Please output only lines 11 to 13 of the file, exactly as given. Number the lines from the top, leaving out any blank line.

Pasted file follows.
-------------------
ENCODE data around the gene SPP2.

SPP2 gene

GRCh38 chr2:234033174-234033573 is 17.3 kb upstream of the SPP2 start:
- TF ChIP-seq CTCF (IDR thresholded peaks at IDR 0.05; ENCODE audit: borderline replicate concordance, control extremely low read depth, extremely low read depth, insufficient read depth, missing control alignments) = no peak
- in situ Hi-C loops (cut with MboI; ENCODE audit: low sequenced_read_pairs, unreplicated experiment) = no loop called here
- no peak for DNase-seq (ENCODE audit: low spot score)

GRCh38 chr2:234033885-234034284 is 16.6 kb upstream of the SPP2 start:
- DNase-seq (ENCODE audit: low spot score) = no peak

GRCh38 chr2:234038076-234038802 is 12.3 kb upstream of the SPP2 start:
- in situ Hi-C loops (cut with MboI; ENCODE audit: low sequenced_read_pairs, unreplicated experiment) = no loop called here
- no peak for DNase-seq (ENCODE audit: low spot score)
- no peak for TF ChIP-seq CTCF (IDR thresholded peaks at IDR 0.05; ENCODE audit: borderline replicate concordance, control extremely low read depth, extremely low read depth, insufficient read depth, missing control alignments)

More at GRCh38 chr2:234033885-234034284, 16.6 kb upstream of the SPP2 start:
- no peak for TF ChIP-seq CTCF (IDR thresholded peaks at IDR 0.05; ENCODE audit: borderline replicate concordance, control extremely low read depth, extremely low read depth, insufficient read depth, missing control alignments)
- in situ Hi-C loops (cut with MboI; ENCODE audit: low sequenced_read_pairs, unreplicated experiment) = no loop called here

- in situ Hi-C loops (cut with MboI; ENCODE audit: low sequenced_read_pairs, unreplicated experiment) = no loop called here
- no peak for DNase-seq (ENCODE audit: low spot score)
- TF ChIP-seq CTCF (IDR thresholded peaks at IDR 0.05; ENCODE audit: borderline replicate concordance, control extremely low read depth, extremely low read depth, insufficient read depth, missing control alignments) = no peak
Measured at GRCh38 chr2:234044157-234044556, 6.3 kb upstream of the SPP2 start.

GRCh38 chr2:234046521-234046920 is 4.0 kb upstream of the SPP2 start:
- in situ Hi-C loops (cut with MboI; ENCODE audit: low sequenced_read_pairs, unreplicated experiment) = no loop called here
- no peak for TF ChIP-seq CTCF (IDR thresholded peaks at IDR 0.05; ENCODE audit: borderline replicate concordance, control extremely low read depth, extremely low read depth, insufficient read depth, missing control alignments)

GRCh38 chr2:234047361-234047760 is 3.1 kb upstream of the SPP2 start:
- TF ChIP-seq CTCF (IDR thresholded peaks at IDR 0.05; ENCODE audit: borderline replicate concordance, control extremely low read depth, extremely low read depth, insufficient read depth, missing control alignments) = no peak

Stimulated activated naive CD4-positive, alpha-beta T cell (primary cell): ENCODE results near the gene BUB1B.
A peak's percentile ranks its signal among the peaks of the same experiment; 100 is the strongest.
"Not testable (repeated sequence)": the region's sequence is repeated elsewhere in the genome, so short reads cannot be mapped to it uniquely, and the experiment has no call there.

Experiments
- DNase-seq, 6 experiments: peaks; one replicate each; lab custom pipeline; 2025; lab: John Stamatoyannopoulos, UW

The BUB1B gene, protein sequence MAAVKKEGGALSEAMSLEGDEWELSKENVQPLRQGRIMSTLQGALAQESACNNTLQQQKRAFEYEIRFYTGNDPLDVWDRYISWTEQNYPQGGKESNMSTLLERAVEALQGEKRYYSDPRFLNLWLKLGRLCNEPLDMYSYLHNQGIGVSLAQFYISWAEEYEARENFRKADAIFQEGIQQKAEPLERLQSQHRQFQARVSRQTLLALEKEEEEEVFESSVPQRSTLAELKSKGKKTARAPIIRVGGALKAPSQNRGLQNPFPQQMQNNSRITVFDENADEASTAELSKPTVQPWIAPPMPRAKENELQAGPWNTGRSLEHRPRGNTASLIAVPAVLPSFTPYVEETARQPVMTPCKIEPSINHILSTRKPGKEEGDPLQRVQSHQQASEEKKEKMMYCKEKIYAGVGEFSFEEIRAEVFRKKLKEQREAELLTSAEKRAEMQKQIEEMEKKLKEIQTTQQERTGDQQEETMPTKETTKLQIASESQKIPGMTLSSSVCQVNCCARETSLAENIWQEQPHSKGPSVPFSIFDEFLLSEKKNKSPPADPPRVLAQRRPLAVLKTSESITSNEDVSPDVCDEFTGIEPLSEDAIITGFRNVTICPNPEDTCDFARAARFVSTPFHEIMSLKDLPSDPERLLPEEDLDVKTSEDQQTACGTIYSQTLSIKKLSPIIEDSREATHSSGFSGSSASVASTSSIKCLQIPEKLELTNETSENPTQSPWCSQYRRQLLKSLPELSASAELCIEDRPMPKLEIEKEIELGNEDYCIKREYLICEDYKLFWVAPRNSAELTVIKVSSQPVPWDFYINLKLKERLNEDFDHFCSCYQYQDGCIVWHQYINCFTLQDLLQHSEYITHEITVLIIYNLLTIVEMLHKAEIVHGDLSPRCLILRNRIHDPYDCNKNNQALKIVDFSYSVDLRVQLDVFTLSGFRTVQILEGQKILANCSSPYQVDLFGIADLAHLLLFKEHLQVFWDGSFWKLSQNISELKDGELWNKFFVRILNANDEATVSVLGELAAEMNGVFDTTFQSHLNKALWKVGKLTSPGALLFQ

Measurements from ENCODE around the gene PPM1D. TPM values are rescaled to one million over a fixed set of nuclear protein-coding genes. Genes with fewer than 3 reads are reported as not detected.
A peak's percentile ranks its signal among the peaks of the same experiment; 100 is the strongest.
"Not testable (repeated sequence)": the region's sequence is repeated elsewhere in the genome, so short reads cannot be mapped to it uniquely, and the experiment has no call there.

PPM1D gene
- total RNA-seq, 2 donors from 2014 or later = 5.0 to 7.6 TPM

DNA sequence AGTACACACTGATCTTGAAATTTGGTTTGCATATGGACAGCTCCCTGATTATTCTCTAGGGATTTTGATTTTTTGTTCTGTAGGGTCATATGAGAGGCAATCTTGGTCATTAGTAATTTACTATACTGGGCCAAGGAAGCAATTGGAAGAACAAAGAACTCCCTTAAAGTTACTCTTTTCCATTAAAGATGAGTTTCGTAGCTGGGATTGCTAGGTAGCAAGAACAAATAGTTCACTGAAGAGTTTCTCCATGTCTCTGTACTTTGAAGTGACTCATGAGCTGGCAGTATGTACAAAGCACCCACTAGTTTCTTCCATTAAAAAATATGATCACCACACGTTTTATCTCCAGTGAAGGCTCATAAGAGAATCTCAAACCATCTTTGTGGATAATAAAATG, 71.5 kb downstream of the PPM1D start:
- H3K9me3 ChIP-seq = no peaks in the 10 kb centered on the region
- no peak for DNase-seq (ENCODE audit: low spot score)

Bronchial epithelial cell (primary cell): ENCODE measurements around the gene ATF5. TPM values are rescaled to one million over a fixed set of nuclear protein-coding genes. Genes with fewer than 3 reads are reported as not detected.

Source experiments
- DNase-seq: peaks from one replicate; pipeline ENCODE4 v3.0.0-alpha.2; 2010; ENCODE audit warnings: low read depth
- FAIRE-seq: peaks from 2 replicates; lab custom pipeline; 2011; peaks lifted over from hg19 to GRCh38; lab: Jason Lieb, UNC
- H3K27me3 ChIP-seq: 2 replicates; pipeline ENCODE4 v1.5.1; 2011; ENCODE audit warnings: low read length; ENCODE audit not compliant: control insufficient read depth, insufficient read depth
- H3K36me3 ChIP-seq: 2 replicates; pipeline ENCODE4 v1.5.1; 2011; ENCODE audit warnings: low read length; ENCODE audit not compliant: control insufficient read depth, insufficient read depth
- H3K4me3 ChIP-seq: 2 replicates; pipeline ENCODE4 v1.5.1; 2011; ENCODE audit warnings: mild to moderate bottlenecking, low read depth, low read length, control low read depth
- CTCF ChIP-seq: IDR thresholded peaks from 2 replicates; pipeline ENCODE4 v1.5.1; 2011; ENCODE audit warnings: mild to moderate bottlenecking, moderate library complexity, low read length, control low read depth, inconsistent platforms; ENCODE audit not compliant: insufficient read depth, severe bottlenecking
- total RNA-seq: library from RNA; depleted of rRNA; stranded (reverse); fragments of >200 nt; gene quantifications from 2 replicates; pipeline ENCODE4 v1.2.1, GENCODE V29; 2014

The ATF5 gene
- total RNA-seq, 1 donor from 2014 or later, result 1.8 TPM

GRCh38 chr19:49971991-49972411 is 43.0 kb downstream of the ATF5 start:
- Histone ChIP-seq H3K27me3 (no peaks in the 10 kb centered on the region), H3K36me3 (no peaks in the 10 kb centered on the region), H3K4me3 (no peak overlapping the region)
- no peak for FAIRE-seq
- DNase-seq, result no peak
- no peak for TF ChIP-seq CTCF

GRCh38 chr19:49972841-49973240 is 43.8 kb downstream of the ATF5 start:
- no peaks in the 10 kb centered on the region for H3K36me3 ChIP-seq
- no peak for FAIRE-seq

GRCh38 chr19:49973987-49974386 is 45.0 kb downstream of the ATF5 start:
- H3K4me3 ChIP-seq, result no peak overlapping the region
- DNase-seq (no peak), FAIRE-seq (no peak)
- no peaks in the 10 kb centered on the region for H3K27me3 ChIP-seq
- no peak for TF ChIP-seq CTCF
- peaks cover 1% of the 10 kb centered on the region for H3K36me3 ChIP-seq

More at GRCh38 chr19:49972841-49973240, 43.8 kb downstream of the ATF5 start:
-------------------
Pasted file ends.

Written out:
- no peak for DNase-seq (ENCODE audit: low spot score)
- no peak for TF ChIP-seq CTCF (IDR thresholded peaks at IDR 0.05; ENCODE audit: borderline replicate concordance, control extremely low read depth, extremely low read depth, insufficient read depth, missing control alignments)

More at GRCh38 chr2:234033885-234034284, 16.6 kb upstream of the SPP2 start: